Journal Article


L Gan
B Su
F Hu
E Sigurdsson
K Stefansson
R K Moyzis
Q Dong
D Zhang
A Corvin
M Gill
and 29 others



asian continental ancestry group protein interaction maps camkk2 protein human schizophrenic psychology databases genetic brain alleles genetic predisposition to disease humans schizophrenia down regulation genotype cognition european continental ancestry group personality case control studies genetics genome wide association study calcium calmodulin dependent protein kinase kinase metabolism polymorphism single nucleotide

Convergent lines of evidence support CAMKK2 as a schizophrenia susceptibility gene. (2013)

Abstract Genes that are differentially expressed between schizophrenia patients and healthy controls may have key roles in the pathogenesis of schizophrenia. We analyzed two large-scale genome-wide expression studies, which examined changes in gene expression in schizophrenia patients and their matched controls. We found calcium/calmodulin (CAM)-dependent protein kinase kinase 2 (CAMKK2) is significantly downregulated in individuals with schizophrenia in both studies. To seek the potential genetic variants that may regulate the expression of CAMKK2, we investigated the association between single-nucleotide polymorphisms (SNPs) within CAMKK2 and the expression level of CAMKK2. We found one SNP, rs1063843, which is located in intron 17 of CAMKK2, is strongly associated with the expression level of CAMKK2 in human brains (P=1.1 × 10(-6)) and lymphoblastoid cell lines (the lowest P=8.4 × 10(-6)). We further investigated the association between rs1063843 and schizophrenia in multiple independent populations (a total of 130 623 subjects) and found rs1063843 is significantly associated with schizophrenia (P=5.17 × 10(-5)). Interestingly, we found the T allele of rs1063843, which is associated with lower expression level of CAMKK2, has a higher frequency in individuals with schizophrenia in all of the tested samples, suggesting rs1063843 may be a causal variant. We also found that rs1063843 is associated with cognitive function and personality in humans. In addition, protein-protein interaction (PPI) analysis revealed that CAMKK2 participates in a highly interconnected PPI network formed by top schizophrenia genes, which further supports the potential role of CAMKK2 in the pathogenesis of schizophrenia. Taken together, these converging lines of evidence strongly suggest that CAMKK2 may have pivotal roles in schizophrenia susceptibility.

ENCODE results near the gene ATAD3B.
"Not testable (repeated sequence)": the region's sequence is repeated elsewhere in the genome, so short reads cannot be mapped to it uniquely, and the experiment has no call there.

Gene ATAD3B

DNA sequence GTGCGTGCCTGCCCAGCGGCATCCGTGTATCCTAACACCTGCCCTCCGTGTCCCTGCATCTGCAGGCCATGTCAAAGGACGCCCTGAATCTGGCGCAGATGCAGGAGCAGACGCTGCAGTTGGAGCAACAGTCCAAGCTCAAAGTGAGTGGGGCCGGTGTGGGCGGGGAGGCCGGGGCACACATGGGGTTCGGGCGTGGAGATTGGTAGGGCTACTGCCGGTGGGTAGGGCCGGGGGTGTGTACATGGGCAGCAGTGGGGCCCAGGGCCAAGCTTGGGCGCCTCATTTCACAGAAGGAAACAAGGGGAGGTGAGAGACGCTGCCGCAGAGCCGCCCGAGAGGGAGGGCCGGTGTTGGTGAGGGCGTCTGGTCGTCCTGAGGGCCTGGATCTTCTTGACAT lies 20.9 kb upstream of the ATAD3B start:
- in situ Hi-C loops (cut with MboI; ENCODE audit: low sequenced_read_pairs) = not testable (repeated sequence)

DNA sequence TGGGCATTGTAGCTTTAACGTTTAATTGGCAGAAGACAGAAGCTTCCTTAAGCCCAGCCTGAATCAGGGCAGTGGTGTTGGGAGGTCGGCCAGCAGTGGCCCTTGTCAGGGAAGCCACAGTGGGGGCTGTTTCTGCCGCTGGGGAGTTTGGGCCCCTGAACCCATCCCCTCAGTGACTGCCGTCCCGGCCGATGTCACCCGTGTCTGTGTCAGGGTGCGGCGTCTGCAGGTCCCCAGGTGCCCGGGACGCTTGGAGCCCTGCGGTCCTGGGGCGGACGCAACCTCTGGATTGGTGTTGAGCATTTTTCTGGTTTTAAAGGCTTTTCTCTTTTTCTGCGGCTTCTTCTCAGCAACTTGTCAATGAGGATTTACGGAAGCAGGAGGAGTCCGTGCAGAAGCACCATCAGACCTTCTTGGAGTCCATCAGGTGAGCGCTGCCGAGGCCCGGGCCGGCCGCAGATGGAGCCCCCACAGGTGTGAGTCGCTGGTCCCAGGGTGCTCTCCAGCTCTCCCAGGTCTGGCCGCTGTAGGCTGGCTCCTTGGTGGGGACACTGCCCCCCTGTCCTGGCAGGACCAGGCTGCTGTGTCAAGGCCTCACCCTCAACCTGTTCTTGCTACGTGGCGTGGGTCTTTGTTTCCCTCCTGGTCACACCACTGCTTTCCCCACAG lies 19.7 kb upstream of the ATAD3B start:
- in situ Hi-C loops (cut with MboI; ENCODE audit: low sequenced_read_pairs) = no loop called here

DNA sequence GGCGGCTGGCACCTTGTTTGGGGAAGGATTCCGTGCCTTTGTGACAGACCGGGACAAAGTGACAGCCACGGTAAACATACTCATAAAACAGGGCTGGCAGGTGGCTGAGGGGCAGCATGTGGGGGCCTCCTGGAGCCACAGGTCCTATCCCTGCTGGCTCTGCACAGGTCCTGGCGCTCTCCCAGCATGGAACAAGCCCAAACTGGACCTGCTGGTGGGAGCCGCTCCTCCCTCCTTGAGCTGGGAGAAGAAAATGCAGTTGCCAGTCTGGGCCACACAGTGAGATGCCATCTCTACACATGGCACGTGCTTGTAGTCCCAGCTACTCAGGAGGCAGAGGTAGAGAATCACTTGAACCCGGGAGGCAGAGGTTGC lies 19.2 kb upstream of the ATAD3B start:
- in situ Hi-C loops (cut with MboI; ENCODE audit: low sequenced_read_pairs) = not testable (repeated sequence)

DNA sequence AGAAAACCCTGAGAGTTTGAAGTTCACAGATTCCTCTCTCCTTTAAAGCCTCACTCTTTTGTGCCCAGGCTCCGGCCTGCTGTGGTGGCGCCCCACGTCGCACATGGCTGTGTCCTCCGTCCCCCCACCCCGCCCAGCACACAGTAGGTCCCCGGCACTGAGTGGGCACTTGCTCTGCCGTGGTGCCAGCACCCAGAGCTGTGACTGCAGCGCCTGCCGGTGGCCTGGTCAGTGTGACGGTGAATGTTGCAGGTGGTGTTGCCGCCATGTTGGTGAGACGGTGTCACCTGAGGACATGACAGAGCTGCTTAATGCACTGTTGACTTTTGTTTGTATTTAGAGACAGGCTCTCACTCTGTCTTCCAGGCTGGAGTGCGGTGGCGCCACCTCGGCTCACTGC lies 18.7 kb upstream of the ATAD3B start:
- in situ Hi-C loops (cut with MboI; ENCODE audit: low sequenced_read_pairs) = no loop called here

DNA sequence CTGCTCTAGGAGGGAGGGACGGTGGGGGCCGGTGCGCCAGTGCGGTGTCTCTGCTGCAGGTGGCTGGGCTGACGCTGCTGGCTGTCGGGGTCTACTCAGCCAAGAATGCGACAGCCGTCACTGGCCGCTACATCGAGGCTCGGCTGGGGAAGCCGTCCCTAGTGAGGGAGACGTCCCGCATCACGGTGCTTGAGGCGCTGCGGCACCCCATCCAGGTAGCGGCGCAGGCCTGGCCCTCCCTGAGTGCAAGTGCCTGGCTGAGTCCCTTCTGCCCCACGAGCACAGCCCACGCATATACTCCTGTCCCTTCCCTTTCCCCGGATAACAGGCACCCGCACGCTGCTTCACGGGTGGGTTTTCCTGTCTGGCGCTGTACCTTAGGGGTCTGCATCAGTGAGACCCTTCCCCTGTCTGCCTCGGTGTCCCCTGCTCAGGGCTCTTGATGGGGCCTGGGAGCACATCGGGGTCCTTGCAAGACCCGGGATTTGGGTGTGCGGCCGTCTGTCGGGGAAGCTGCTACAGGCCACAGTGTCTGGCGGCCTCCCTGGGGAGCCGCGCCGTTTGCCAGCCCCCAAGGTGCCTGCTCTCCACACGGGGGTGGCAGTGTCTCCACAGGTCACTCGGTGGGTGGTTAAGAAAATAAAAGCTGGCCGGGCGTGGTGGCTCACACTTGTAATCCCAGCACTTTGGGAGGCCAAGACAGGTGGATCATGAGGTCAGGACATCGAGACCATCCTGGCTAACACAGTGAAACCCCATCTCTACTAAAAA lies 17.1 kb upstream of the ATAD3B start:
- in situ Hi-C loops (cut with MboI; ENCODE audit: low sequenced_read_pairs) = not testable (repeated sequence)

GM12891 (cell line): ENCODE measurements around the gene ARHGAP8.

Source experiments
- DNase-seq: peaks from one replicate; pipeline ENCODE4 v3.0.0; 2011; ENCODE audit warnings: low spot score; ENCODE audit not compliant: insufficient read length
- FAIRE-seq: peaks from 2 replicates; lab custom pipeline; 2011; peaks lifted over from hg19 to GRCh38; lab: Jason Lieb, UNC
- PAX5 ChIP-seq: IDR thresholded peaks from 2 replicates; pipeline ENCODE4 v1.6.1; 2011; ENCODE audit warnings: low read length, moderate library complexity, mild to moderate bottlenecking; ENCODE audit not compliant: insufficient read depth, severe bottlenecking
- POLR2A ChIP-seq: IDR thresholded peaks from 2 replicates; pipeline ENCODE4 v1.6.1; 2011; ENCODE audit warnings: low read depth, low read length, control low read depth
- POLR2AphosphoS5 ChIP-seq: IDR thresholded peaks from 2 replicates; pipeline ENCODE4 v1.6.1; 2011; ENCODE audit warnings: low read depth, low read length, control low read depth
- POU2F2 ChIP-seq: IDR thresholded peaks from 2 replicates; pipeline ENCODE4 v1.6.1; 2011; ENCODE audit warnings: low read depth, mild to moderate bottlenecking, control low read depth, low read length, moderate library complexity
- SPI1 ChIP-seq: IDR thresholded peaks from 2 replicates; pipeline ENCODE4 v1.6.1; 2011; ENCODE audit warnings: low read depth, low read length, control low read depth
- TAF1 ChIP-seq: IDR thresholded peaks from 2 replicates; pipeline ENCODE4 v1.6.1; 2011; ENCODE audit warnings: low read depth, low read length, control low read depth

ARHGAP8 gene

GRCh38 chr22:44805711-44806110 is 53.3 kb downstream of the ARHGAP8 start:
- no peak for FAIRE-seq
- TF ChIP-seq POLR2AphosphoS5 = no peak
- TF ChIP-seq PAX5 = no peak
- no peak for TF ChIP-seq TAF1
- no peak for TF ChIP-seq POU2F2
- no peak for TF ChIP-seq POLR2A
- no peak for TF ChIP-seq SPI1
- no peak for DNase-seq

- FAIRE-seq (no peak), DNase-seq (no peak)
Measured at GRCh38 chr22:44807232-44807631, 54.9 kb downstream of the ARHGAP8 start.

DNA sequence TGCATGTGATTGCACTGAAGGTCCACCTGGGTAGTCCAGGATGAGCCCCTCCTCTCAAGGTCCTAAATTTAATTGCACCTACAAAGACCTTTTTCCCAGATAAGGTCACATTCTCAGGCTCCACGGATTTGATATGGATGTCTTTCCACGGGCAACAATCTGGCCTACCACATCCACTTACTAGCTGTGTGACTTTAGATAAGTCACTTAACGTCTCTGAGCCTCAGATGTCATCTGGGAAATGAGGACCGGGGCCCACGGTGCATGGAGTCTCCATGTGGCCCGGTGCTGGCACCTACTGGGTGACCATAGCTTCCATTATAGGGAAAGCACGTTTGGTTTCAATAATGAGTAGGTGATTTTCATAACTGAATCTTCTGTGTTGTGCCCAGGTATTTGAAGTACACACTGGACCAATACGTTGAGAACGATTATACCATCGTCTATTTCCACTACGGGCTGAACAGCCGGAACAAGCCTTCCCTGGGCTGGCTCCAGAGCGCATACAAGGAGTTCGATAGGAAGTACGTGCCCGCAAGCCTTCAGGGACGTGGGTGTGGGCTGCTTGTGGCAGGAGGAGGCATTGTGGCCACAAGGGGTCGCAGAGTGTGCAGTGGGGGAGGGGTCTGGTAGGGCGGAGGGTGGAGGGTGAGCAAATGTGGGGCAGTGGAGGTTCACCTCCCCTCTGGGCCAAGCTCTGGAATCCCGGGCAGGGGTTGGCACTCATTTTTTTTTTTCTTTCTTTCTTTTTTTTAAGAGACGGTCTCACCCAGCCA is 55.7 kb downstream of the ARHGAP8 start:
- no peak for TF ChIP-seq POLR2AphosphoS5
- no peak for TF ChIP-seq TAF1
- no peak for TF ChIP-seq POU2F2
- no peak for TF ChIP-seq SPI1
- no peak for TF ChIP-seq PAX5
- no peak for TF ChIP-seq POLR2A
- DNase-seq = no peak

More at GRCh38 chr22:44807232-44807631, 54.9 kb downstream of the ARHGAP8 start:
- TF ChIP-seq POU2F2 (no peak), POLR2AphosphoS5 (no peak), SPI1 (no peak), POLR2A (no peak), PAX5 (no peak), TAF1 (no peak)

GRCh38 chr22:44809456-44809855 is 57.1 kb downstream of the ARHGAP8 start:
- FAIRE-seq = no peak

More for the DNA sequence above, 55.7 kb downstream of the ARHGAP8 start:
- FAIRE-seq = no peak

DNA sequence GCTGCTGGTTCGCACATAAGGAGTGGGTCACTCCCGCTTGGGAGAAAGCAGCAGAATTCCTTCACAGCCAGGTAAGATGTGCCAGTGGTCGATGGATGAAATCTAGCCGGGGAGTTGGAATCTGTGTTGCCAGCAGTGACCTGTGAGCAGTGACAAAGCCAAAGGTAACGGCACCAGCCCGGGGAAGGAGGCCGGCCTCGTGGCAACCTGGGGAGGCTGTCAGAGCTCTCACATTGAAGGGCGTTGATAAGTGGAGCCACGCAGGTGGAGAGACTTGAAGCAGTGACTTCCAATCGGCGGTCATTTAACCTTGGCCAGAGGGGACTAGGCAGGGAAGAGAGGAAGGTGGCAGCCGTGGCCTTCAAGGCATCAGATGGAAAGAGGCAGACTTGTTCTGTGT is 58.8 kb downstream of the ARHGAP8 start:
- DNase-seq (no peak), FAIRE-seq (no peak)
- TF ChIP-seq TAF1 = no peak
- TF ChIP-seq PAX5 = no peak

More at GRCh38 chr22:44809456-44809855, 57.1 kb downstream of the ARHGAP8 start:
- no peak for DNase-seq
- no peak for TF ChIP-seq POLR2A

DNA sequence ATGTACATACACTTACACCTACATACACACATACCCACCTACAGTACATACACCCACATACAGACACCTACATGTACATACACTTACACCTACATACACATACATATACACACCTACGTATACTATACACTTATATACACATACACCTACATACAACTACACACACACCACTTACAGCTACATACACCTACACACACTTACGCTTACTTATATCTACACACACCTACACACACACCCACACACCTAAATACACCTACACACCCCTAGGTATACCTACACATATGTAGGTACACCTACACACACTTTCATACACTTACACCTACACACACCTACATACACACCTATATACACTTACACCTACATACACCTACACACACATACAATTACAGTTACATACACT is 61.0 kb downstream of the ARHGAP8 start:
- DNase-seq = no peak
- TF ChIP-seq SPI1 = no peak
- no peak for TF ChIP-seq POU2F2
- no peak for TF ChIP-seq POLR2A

Collections Ireland -> Trinity College Dublin -> PubMed

Full list of authors on original publication

L Gan, B Su, F Hu, E Sigurdsson, K Stefansson, R K Moyzis, Q Dong, D Zhang, A Corvin, M Gill and 29 others

Experts in our system

Aiden Corvin
Trinity College Dublin
Total Publications: 218
Michael Gill
Trinity College Dublin
Total Publications: 294